Sunday, September 24, 2017

Preschool Storytime: Autumn

This Preschool Storytime was presented at Bellevue Public Library on  September 20-21, 2017 .

Each Preschool Storytime includes activities that support all or most of the five early literacy practices identified as essential in helping your child develop the skills they need before they can learn to read. The five practices – singing, talking, reading, playing and writing – were developed for Every Child Ready to Read®, an initiative of the Association for Library Services for Children (ALSC) and the Public Library Association (PLA).
In celebration of the change of seasons from Summer to Autumn, our Storytime families came upon this sight as they entered the library this week.  


Goodbye Summer, Hello Autumn by Kenard Pak

A is for Autumn by Robert Maass


Hello, Friends!
(tune: "Goodnight Ladies")

Hello friends.
Hello friends.
Hello friends.
We're glad you came today!

Everybody Say Hello!
(tune: "London Bridge")

Everybody say hello, say hello, say hello,
Everybody say hello, hello Wesley!

(Wesley is my turtle puppet who pops out of my apron pocket whenever we sing this song.  Then he sits quietly on his rock and listens to the stories and sings along with us.  At the end of storytime he says goodbye to the children, gives them high fives, eats pretend food from their hands, blows kisses, and plays hide and seek!)

Goodbye, Friends!
(tune: "Goodnight Ladies")

Goodbye friends.
Goodbye friends.
Goodbye friends.
We're glad you came today!

The children gathered leaves from the hallway and library entrance and brought them back to the Storytime room.  

Armed with handfuls of these multi-colored leaves we listened to "The Trees Weep Leaves" by David Huntsinger.  When the music was slow and quiet, the leaves floated gently from our hands.  As the tempo and volume increased, we helped the leaves whirl and twirl as though being buffeted by the wind.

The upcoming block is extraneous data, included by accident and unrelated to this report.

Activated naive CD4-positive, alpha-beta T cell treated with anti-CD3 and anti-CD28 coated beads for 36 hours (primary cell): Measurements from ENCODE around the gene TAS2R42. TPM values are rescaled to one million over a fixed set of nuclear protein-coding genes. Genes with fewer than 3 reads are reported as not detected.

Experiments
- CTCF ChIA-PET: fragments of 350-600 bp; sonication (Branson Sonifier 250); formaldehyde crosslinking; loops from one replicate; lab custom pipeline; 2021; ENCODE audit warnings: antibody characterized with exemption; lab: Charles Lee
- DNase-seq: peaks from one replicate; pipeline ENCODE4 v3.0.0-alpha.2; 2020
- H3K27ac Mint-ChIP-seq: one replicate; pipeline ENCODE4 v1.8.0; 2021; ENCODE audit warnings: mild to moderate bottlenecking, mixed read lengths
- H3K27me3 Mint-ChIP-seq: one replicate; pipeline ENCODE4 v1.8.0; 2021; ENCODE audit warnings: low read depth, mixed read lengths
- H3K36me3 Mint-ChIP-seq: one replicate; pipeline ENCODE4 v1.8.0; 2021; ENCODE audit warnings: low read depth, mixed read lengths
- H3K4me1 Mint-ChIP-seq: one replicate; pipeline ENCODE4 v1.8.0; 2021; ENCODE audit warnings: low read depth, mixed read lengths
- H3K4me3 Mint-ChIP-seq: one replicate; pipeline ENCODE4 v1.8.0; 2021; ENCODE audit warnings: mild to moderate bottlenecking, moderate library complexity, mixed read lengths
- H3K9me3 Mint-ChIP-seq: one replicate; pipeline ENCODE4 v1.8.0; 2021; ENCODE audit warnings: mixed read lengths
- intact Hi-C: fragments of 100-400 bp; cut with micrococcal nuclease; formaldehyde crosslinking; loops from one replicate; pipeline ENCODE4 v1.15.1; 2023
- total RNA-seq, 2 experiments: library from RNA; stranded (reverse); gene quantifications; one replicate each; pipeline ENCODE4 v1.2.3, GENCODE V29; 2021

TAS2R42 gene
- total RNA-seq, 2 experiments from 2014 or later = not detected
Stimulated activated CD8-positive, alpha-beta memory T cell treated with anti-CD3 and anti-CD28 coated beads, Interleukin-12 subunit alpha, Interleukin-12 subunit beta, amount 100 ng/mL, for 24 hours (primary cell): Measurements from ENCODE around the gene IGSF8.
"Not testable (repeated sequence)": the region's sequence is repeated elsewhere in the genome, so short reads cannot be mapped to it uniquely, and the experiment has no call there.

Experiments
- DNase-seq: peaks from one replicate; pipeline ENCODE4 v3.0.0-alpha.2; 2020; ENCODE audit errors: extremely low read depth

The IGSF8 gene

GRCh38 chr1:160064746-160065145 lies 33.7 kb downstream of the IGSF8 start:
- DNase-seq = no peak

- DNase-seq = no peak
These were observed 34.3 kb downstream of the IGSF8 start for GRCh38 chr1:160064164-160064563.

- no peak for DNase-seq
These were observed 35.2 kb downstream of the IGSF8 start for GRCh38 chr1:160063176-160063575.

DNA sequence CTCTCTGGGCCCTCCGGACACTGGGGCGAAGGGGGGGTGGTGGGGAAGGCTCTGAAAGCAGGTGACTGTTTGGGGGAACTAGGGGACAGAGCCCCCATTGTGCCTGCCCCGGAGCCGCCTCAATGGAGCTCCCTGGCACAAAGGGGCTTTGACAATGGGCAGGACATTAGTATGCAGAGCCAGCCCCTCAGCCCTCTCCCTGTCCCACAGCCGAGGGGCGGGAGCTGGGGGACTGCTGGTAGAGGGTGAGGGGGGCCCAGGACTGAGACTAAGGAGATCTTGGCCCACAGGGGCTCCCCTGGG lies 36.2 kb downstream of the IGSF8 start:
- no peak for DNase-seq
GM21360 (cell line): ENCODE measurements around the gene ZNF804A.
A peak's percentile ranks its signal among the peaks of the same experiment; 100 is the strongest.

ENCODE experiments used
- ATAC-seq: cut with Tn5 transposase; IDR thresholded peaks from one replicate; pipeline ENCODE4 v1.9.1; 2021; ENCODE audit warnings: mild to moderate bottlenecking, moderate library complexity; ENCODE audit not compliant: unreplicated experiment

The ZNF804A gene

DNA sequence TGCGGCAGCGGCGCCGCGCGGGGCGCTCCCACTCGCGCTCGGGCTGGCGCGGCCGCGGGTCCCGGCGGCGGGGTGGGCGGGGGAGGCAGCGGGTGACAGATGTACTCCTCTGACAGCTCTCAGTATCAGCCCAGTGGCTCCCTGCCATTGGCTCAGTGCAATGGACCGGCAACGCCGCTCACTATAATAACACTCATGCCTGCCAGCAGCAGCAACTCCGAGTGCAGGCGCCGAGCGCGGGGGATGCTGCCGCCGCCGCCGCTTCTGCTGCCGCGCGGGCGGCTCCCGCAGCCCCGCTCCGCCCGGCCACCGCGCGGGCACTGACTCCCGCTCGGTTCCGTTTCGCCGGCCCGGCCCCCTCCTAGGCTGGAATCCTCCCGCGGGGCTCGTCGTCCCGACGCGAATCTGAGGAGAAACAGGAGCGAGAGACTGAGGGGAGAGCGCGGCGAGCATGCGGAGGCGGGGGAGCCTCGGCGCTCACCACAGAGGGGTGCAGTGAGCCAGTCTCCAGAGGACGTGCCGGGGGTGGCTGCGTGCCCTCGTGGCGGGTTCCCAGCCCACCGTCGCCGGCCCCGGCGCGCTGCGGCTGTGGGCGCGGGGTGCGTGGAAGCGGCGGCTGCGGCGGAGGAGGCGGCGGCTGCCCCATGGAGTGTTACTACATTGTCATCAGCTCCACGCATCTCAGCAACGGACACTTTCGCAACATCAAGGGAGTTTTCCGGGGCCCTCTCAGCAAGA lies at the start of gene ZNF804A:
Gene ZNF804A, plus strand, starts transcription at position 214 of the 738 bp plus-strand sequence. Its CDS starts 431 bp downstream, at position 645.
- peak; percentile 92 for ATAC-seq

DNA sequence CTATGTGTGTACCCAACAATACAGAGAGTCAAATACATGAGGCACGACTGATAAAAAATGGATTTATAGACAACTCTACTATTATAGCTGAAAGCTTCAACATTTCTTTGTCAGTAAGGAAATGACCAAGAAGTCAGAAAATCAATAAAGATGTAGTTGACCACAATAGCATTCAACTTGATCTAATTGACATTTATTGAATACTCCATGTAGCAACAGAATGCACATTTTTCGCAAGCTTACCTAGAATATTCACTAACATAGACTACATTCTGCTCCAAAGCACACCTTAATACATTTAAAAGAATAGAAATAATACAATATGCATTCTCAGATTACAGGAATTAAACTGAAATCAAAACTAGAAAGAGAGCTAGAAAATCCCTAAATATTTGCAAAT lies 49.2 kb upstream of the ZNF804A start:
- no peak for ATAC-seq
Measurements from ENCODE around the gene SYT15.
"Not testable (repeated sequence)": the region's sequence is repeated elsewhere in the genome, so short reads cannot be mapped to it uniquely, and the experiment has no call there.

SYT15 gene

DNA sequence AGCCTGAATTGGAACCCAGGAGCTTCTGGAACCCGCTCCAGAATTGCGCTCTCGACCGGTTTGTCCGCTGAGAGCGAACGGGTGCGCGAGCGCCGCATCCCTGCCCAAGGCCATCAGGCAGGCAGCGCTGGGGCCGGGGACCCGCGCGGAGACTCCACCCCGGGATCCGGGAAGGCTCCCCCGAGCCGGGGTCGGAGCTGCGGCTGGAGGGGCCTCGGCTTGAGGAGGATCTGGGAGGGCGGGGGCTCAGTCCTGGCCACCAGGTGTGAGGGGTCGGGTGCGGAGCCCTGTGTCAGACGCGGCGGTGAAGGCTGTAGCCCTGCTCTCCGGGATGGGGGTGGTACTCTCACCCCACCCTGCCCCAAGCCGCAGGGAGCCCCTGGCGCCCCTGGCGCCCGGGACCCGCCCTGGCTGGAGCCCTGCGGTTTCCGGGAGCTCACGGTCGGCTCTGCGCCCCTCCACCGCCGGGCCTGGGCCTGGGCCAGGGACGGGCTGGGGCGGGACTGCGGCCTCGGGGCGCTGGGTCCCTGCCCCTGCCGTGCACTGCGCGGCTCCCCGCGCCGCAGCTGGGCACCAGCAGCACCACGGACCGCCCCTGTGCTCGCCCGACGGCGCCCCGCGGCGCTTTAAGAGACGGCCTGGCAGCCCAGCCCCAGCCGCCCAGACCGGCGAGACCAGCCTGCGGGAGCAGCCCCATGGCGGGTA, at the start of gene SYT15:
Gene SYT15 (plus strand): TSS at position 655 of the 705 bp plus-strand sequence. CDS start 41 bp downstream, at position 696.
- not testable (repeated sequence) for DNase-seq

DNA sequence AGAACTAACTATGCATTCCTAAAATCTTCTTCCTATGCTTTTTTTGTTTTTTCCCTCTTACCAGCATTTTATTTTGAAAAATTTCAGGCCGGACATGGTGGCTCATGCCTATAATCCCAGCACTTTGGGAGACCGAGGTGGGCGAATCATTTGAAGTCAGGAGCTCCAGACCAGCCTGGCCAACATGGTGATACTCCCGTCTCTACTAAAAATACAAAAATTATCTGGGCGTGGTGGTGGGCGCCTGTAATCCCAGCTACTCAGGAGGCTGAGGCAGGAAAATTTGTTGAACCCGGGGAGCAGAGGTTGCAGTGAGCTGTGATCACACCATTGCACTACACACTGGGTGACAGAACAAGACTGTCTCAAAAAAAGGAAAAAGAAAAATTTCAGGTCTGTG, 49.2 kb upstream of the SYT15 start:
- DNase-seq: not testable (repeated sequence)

What's in the Green Box?
(tune: "Sally Wore a Red Dress")

What's in the green box,

The green box, the green box?
What's in the green box 
For us to play?

Our Green Box featured two writing activities.  Children were encouraged to use some of the leaves we had collected to make leaf rubbings.  The leaves were placed on a hard surface, with a piece of printer paper on top.  Using an unwrapped crayon, the children rubbed the length of the crayon across the paper and, voila!, the leaves appear!

The children also had the opportunity to make a Leaf Book, inspired by the book, My Leaf Book by Monica Wellington.

We used wallpaper samples and plain paper to make books in which the children can collect, examine, and learn about some of the leaves found in our community.

After listening to "Goodbye Summer, Hello Autumn, we set aside several minutes for children and adults to gather the leaves and enjoy talking about them.  Some families talked about the various colors and sizes of the leaves and others tried to identify some of the leaves by their shapes.  One child sorted the leaves by color, while another sorted by size. 

Children thrive when they are given opportunities to talk and be listened to as they explore and experiment with their world!

Grasping the crayons in order to make the leaf rubbings helps develop the muscles that will one day hold a pencil as letters and numbers are written!

Every Child Ready to Read® @ your library®, PLA and ALSC logos are registered trademarks of the American Library Association and are used with permission.

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